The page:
Good regional aviation infra, the need of the hour

The finance minister in his budget speech made a mention of developing new airports in Tier 1 and 2 cities through the Airports Authority of India and the public private partnership (PPP) route.

 While there is talk of building a regional aviation infrastructure in India, the ground work and policy support done for it remains poor and any chance of a change remains elusive. 

In a recent seminar on the issue, the stakeholders consisting of airlines and airports came up with their problems. Regional development through aviation is still considered elitist and not a priority. Yet, the prime minister wants tourism, including remote area tourism, and inclusive growth of remote areas. If it is felt that our poor quality roads and railways will not improve overnight, a good aviation infrastructure is necessary. 

India has now reached a level of development where regional aviation can play a major role in regional economic development. Connectivity to remote locations and their development also poses a challenge. India is lucky to have 447 airports on book, built largely during the Second World War and now lying mostly abandoned. However, the land in most cases is secure with AAI or state governments. Indian civil aviation sector has given huge volumes in growth revenues to Central and state governments, but there is a bigger prize waiting if right policies are followed.
 Privatisation of airlines of 1990s needs a second phase for regional growth in aviation.

The issues of viability of both regional airports and airlines have to be taken up in earnest. Only AAI could sustain the loss- making airports through its non-lapsable fund coming out of its monopoly over airports and air navigation. However, the PPP model of development can only succeed if this is done through creation of a non-lapsable fund as suggested by Naresh Chandra Committee for Essential Air Services Fund or by Regional Air Connectivity Fund as suggested in the report by Deloitte Touche Dohmatsu India Private Limited to promote both regional as well as remote areas. Or, even AAIs funds are made available for this purpose.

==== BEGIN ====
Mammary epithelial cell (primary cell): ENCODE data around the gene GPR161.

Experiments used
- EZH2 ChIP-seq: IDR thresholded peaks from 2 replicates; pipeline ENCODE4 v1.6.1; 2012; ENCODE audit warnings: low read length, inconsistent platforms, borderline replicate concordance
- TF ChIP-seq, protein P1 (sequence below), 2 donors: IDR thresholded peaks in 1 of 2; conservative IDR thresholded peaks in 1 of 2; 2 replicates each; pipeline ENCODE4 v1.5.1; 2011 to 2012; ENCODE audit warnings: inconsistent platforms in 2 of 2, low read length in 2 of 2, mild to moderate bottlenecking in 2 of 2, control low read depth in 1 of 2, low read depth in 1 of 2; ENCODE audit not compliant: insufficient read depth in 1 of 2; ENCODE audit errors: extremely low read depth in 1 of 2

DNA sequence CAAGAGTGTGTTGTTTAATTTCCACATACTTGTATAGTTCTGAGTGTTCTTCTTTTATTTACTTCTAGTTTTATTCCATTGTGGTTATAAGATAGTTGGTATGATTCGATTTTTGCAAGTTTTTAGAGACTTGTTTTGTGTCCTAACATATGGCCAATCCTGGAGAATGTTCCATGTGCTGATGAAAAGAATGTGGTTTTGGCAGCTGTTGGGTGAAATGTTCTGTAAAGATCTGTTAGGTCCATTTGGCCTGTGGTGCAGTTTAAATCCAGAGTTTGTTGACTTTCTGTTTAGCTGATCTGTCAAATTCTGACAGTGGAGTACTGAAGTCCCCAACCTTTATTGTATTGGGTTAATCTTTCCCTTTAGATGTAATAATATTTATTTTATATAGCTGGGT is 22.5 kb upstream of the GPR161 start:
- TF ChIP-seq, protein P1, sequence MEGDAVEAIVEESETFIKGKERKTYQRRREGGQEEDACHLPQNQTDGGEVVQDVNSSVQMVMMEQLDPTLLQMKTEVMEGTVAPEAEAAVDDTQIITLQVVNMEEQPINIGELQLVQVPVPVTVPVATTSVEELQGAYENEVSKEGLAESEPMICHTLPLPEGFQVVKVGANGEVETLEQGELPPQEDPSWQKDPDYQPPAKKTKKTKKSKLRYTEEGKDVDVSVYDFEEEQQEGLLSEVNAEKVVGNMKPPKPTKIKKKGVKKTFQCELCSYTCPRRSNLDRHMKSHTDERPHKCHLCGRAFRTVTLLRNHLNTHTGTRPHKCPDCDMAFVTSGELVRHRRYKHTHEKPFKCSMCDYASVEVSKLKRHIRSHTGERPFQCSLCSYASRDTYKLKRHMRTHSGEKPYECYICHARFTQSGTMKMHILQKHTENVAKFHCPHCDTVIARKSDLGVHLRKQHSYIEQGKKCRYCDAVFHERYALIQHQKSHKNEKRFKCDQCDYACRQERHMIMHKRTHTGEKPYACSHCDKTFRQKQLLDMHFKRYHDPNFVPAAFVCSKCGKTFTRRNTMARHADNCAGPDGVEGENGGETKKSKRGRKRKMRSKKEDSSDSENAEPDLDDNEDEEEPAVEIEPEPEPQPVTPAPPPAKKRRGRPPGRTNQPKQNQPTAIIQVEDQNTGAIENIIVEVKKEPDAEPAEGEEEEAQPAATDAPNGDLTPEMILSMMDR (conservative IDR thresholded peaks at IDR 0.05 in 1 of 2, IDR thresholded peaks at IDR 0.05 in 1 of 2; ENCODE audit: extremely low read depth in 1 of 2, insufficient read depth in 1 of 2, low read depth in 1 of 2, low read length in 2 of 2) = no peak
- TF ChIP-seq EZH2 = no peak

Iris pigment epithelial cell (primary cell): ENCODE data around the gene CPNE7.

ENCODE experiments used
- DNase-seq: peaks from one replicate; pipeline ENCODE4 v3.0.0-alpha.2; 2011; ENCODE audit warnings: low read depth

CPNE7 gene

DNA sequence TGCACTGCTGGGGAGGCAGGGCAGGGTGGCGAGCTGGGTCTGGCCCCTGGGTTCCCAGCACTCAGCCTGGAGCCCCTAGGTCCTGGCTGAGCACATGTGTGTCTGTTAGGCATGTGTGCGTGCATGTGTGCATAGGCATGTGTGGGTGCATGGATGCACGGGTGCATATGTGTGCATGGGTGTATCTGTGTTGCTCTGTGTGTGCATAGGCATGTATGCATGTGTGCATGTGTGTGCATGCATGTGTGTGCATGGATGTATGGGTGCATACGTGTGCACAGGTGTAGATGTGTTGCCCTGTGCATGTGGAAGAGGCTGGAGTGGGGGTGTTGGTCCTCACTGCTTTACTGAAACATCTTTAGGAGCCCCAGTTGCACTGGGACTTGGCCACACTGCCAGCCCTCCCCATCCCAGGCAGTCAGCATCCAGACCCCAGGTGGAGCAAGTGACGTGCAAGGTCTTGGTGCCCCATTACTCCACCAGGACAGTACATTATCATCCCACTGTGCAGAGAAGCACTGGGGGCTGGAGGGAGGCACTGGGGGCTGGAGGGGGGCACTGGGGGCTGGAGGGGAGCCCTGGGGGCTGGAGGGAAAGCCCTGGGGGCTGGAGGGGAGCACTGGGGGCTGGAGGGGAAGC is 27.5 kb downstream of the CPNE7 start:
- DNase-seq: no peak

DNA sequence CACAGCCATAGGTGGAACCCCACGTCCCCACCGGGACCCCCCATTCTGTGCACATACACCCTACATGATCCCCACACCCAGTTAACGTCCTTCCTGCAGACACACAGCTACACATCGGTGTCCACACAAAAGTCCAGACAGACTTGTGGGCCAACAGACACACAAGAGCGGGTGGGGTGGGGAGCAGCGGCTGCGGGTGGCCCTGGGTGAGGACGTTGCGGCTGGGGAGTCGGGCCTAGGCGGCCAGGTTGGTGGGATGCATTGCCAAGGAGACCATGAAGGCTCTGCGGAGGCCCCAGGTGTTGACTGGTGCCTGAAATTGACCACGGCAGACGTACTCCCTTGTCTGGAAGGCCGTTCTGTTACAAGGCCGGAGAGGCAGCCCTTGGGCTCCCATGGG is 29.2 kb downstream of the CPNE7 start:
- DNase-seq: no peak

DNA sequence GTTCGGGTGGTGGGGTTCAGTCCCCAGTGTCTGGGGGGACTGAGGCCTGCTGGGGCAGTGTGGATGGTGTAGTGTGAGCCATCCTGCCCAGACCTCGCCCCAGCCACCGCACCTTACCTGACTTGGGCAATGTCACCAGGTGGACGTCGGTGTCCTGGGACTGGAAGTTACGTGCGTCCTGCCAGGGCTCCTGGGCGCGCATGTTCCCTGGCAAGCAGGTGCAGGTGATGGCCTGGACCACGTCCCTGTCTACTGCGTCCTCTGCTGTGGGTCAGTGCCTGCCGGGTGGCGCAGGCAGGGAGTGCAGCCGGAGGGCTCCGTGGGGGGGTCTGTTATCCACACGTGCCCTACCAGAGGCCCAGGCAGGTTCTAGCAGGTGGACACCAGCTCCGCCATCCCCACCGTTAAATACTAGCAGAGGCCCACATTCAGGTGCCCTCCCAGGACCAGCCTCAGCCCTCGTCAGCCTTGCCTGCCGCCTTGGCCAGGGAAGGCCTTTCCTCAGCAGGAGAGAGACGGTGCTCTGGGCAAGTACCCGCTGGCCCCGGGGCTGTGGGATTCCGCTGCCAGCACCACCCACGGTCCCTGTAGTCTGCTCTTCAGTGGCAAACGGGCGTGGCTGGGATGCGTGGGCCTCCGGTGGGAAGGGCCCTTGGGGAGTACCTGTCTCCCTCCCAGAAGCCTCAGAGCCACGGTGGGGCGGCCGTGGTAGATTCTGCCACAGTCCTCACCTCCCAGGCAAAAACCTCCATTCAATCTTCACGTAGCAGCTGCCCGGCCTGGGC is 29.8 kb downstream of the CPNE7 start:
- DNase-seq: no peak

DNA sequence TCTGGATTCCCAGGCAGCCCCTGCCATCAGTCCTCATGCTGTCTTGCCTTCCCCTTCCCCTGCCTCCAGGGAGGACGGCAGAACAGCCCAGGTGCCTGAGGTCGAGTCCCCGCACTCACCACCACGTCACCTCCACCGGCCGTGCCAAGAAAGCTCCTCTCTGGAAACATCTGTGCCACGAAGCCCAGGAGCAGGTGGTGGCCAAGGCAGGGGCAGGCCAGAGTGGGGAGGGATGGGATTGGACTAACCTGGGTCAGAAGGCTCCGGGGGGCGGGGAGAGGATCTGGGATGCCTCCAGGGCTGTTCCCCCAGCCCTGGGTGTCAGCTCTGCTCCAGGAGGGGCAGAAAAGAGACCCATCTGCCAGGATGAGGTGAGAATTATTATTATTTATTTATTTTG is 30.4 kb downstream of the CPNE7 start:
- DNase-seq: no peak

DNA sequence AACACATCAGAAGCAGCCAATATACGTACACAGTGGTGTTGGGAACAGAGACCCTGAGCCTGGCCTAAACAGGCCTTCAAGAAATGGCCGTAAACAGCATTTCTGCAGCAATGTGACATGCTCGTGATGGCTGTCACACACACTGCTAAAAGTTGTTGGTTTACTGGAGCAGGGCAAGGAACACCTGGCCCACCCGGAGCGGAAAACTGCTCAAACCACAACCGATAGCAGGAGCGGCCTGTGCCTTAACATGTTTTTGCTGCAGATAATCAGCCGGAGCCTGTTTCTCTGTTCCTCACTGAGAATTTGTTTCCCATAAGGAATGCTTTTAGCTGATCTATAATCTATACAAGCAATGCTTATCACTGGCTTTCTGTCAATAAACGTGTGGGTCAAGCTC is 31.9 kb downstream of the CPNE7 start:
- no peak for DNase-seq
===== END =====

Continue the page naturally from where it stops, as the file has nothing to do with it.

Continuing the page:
It is apparent that the aviation sector is overtaxed especially for domestic aviation. Further, cartelisation of air turbine fuel (ATF) suppliers- the public sector oil companies - and the high taxation on ATF also needs to be examined. As barely 2 per cent of Indians travel by air and over 70 per cent of the traffic is between metro cities, there is a need to diversify the base and spread commercial aviation to Tier 2 and 3 towns. There is also a need to think in terms of developing aerotropolis by which remote areas can be developed for both industry and tourism purposes. With this,  regional airports and airlines servicing the airport can become viable. This can replace the high non-aero revenues which can cross-subsidise a metro airport.Low cost structures

The need for low cost structures is important for both airports and airlines. This can be achieved by bringing in new technology for passenger and cargo handling as well as lowering the high cost norms of security imposed by Bureau of Civil Aviation Security. Both airports and airlines have to adapt to requirements of the emerging sector. As regional aviation grows, it will bring in direct revenue to the state and Central governments as well as indirect revenue and growth to the people. It will be a win-win for all.

This, therefore, represents tremendous opportunity for the private sector to invest in regional airport development. Telecom sector growth in India is an example to emulate. Further, the Universal Obligation Fund of Telecom sector, so created for development of rural areas, needs to be replicated for aviation too.The ministry had accorded approval for 15 airports few years back under PPP but most of the airports have failed to take off because of various reasons including viability. Only four out of these are making progress towards operations. There are further 32 non-operational airports identified to be offered on PPP basis but this may take time after government is through with the first 15.  

All the right triggers are available for growth of regional aviation. The need of the hour is to harness these growth triggers but with a partnership with private players at one end and the Central and State governments on the other, to turn potential into reality. Challenges facing the smaller airports are well known.  Profitability remains a key challenge. For example, Nanded airport under PPP by private players is running annual loss of Rs 5 crore due to high cost of operation and low level of scheduled airline activity. Even one flight, which used to operate, has also stopped. 

Stray  examples of good cases such as Madhya Pradesh and Karnataka governments underwriting riding seats and Department of North East Region providing Rs 50 crore subsidy exists but this does not amount to a policy. 

The Indian Council for Social Science Research has chosen the Andaman and Nicobar Islands for a study on the impact of aviation on social and economic growth of a remote location. They have chosen the Andaman and Nicobar Islands for the study which will show the potential of economic development and welfare of local people of the Andaman and Nicobar Islands through aviation. 

(The writer is a retired IAS officer and chairman, International Foundation for Aviation, Aerospace and Development - India Chapter) 

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